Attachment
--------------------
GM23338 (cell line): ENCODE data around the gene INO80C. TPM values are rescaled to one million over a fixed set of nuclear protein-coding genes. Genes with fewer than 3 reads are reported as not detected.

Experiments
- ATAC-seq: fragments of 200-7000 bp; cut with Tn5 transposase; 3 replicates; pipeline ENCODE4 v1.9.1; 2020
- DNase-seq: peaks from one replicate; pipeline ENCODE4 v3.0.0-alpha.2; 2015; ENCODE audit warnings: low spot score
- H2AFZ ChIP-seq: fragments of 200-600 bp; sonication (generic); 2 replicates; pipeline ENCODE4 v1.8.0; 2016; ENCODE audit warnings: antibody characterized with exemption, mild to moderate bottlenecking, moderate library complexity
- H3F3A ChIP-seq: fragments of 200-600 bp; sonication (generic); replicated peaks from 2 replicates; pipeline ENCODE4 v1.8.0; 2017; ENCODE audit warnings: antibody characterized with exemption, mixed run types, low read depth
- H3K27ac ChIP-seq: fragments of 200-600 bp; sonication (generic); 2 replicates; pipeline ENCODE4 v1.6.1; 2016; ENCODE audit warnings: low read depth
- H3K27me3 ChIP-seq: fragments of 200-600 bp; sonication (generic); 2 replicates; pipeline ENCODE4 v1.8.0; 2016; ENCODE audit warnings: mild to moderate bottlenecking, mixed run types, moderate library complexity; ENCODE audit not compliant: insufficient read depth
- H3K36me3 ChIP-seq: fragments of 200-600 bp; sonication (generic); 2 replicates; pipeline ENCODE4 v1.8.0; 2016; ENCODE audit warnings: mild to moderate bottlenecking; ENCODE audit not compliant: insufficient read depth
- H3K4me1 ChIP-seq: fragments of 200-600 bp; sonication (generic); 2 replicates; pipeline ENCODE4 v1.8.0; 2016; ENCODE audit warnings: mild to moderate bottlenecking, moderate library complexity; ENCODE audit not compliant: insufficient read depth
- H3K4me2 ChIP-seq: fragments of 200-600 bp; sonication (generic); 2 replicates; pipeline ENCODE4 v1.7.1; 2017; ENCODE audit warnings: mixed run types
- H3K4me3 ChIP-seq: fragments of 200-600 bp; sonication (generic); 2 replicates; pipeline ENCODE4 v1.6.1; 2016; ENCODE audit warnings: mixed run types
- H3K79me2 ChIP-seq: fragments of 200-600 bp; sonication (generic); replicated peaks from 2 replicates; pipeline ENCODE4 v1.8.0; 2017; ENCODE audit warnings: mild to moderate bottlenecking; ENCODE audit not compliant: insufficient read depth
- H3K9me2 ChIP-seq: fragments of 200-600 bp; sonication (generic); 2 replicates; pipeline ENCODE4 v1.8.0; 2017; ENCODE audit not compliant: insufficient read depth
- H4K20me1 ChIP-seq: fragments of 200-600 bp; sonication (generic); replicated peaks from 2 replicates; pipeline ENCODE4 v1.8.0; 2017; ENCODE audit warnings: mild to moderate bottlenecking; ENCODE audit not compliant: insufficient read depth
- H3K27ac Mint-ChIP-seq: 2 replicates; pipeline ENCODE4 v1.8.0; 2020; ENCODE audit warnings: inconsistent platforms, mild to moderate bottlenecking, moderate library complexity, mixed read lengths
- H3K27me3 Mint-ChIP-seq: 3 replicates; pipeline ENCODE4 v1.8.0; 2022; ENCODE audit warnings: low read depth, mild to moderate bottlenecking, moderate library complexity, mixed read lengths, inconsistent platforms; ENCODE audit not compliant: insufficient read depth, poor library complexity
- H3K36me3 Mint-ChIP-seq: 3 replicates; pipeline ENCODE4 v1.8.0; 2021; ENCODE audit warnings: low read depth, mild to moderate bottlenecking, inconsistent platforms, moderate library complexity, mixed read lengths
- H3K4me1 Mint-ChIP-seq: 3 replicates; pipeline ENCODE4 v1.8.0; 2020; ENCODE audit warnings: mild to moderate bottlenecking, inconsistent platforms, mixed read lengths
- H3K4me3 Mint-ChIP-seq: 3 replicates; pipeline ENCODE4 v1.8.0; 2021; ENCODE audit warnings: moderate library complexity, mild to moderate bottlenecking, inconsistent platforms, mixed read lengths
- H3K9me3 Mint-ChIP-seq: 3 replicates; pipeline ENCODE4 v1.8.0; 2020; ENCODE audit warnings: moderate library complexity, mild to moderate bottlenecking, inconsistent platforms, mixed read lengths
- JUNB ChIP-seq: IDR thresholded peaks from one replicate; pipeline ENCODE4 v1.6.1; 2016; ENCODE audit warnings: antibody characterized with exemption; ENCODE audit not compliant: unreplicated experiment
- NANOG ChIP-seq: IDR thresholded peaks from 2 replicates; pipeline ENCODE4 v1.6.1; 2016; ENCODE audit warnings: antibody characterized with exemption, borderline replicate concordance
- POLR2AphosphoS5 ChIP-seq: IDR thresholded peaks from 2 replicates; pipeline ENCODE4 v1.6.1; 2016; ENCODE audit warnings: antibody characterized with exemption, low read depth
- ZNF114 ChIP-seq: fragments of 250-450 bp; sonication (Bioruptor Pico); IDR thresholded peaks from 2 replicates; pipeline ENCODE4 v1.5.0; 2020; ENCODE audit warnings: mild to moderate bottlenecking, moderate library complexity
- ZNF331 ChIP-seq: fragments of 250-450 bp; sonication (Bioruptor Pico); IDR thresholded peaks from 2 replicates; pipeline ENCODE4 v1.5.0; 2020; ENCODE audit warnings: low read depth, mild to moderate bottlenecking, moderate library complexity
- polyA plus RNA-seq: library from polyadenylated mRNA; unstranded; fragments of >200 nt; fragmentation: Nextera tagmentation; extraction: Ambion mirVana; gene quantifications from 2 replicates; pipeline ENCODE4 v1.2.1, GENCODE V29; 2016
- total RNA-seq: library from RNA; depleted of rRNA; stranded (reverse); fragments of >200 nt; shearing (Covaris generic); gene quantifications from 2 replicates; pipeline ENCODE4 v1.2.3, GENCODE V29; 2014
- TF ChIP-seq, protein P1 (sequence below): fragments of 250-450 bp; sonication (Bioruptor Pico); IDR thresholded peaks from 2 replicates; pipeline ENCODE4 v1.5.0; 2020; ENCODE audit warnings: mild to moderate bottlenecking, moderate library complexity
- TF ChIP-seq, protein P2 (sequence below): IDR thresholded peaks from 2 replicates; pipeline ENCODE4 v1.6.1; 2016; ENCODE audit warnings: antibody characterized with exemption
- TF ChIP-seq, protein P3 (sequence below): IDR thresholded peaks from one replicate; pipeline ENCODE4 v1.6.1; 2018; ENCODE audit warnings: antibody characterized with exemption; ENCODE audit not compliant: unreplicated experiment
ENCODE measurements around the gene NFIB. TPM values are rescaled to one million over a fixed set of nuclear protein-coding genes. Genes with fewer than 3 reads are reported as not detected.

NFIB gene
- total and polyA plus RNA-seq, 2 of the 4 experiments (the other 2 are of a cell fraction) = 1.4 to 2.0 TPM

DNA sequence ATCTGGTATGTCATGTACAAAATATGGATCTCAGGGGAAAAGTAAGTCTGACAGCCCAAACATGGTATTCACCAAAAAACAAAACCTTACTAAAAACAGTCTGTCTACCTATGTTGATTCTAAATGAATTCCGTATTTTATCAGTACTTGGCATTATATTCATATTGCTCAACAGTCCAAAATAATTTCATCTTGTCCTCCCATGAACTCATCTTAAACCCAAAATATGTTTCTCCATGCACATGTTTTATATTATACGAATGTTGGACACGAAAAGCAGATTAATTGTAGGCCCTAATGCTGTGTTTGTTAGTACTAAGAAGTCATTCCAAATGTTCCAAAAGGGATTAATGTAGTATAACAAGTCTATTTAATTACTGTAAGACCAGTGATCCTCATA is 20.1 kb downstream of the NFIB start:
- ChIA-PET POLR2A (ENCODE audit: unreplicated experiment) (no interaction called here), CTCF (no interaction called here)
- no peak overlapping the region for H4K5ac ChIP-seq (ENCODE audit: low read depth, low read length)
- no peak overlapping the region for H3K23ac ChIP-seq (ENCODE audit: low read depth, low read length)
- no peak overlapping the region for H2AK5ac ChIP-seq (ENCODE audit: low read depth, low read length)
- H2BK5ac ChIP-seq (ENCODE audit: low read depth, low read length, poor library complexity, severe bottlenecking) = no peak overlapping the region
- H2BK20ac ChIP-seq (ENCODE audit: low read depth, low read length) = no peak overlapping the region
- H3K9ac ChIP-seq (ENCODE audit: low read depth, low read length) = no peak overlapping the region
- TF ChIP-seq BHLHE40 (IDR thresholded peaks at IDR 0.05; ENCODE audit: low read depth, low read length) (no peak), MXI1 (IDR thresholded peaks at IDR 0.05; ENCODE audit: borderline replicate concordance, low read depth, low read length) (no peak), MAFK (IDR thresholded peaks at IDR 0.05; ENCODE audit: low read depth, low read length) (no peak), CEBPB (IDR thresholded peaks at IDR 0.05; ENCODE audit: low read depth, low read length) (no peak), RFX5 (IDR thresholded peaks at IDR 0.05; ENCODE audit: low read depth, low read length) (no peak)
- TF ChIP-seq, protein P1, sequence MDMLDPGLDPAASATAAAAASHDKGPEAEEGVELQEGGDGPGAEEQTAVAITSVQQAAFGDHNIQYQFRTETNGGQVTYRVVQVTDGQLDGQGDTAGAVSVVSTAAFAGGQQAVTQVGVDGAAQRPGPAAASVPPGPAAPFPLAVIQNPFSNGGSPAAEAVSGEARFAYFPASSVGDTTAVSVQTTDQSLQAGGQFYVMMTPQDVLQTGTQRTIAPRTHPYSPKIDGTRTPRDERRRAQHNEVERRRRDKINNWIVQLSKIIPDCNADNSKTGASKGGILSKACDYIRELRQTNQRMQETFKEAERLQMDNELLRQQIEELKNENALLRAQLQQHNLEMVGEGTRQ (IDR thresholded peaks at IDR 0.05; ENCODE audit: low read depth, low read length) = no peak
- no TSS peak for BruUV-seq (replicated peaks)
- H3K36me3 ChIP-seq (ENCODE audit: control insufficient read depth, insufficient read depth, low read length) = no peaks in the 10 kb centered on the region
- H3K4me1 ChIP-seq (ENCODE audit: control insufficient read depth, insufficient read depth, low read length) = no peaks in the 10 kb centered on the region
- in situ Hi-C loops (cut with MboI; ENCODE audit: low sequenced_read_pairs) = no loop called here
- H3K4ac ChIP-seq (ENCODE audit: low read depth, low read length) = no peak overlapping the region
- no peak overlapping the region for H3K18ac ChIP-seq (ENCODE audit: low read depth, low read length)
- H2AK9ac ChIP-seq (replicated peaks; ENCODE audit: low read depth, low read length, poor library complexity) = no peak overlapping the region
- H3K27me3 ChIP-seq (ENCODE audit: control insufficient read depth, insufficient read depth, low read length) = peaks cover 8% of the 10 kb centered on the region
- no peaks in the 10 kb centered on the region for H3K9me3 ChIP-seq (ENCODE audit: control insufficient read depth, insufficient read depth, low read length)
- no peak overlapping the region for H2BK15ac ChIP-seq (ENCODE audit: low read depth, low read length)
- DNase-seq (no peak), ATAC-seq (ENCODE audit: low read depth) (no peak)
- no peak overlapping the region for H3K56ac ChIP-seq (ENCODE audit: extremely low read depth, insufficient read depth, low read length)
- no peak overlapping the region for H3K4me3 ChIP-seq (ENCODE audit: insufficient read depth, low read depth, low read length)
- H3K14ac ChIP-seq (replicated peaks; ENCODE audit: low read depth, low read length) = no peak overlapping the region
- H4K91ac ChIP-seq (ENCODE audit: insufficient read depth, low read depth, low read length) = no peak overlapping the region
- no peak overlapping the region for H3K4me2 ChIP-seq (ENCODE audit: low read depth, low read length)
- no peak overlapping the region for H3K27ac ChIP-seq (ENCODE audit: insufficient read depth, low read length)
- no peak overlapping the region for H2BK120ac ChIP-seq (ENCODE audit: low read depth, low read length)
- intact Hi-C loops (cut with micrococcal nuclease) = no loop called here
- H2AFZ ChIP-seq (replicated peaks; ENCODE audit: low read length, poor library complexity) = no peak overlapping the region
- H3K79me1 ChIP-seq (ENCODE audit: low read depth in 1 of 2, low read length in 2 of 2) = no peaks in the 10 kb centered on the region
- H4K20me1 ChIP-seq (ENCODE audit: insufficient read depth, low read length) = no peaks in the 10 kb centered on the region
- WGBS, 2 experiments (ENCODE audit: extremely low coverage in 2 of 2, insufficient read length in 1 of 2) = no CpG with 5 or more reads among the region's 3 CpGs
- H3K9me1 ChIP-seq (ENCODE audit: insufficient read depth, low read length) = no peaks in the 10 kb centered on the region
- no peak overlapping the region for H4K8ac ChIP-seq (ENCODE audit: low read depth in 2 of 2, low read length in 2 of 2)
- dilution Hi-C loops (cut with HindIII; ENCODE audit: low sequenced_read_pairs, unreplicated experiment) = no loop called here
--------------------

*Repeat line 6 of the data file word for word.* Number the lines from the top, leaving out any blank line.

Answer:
- H3F3A ChIP-seq: fragments of 200-600 bp; sonication (generic); replicated peaks from 2 replicates; pipeline ENCODE4 v1.8.0; 2017; ENCODE audit warnings: antibody characterized with exemption, mixed run types, low read depth